IP is another important factor in the rationale for the merger. Deckers said that the combined IP portfolio of the companies’ complementary technologies extend beyond the current TESS and tSCS systems as well as the current indications, with the potential of helping to restore other autonomous functions such as bladder and bowel control and sexual functions, for example. Having a solid IP portfolio also puts a company in a good position for future financing or for an exit, whether it is a trade sale or IPO, added Deckers.

The CEO said the combined GTX will maintain its current transatlantic arrangement, which was one of the draws of merging with NRT: "we want to go to the US with our clinical trial for TESS and NRT wants to come to Europe with tSCS.  We are now building up a clinical team in the US that will initially help NRT with the clinicals for their tSCS system and then they can help us with TESS when we bring it over. And when tSCS comes to Europe, they can use GTX’s existing European clinical/regulatory team." 

Decker is hoping that having US operations will attract institutional investors from that country to GTX. Prior to the merger, three years ago, GTX had raised €26 million ($29 million) in series A funds from its syndicate of European venture capitalists, including familiar names such as LSP, Gimv and Wellington Partners. Decker said there are still enough funds to last at least a year but with the expanded operations post-merger burning through cash at a faster rate, there will likely be the need for a series B financing next year. "We have a strong consortium of European investors already and I would like to see one or two US VCs in that syndicate as well."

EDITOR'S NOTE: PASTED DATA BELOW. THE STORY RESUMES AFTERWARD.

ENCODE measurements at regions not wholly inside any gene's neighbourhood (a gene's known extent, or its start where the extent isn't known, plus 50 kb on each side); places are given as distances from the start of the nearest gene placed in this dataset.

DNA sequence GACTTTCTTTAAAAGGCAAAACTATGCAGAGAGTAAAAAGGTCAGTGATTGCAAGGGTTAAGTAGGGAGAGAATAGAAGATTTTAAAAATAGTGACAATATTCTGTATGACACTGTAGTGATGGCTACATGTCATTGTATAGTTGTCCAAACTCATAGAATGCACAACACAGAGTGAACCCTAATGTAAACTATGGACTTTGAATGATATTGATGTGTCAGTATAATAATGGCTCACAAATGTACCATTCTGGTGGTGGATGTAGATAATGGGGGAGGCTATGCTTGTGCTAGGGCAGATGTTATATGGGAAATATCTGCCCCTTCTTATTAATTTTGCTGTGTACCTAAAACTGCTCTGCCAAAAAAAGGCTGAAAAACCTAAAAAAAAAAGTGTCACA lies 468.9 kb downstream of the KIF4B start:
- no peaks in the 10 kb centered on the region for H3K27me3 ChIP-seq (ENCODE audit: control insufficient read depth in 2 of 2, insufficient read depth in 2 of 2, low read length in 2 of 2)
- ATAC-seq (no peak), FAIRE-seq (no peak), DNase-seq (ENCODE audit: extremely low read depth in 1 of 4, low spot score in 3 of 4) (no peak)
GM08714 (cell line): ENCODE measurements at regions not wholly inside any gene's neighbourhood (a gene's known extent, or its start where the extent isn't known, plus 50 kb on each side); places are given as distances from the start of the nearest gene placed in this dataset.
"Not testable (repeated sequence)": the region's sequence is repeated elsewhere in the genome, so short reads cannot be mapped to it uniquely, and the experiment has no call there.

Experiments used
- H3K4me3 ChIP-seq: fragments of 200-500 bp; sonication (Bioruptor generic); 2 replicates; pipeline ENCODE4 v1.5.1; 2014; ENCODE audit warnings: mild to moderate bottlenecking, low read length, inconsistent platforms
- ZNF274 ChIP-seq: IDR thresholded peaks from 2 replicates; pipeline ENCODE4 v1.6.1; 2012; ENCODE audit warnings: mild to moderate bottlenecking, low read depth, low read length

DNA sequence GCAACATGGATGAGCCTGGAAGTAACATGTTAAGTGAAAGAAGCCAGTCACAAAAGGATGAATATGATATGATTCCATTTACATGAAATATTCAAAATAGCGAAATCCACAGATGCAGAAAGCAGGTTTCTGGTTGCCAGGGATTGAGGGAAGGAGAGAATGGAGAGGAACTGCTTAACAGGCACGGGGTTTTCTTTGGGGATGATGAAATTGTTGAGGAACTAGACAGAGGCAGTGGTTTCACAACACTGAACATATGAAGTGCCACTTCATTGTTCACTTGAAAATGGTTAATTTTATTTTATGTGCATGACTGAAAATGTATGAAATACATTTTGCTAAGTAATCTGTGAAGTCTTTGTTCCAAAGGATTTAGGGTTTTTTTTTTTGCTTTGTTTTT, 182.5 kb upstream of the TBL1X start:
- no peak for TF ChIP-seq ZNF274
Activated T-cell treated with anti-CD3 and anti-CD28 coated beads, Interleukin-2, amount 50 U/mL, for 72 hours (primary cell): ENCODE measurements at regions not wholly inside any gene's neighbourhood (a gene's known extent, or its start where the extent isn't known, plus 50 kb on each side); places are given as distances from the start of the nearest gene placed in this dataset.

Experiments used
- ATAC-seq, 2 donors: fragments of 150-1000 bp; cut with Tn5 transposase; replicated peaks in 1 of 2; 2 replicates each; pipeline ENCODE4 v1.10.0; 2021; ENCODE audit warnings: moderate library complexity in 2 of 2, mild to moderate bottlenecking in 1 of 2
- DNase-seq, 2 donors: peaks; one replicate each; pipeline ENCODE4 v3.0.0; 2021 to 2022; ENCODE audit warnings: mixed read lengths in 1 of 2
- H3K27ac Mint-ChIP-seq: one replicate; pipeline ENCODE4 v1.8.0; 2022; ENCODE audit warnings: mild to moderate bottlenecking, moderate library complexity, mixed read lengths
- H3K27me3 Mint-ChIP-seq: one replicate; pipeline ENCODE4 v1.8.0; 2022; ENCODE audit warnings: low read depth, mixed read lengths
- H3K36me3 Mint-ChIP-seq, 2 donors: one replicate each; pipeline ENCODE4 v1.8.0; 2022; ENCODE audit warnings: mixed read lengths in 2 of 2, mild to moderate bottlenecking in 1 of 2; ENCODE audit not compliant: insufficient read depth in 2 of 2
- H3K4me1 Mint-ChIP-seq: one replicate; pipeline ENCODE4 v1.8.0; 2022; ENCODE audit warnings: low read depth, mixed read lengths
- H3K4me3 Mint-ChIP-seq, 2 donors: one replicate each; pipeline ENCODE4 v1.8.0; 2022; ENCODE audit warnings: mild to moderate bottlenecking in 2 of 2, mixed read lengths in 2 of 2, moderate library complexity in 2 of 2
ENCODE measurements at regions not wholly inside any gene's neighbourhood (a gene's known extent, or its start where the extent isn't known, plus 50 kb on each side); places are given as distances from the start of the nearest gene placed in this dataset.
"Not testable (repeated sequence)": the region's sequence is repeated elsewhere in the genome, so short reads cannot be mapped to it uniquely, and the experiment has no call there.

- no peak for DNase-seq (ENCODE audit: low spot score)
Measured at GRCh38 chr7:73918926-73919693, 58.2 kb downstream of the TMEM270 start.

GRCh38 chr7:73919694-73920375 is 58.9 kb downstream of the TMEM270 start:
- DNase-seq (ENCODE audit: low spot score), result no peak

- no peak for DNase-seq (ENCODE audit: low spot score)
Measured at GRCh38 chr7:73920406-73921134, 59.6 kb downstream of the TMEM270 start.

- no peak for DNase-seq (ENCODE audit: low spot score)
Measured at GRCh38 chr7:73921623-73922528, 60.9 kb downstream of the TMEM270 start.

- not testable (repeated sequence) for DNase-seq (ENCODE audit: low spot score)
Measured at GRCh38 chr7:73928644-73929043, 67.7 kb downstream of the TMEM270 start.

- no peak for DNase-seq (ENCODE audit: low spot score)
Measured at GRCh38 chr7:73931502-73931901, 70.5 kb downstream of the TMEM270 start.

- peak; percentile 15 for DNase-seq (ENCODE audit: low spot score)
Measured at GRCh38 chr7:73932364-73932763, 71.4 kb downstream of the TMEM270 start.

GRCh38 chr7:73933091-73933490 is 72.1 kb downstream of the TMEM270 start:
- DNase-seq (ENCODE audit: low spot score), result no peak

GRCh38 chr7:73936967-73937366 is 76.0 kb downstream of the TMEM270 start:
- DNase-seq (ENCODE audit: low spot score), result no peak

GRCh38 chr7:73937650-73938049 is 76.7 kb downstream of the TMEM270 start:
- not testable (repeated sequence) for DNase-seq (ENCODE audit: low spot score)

Both the products have some way to go before they arrive on the market, with more product development work and clinical trials to go through. Decker estimates that TESS will be able to start feasibility clinical trials of the fully developed closed-loop system in 2021, whiles tSCS will be a bit more advanced and start US pivotal trial that year. Nonetheless, with seemingly little competition on the way, the newly bulked up GTX could very well attract investors looking to play the long game.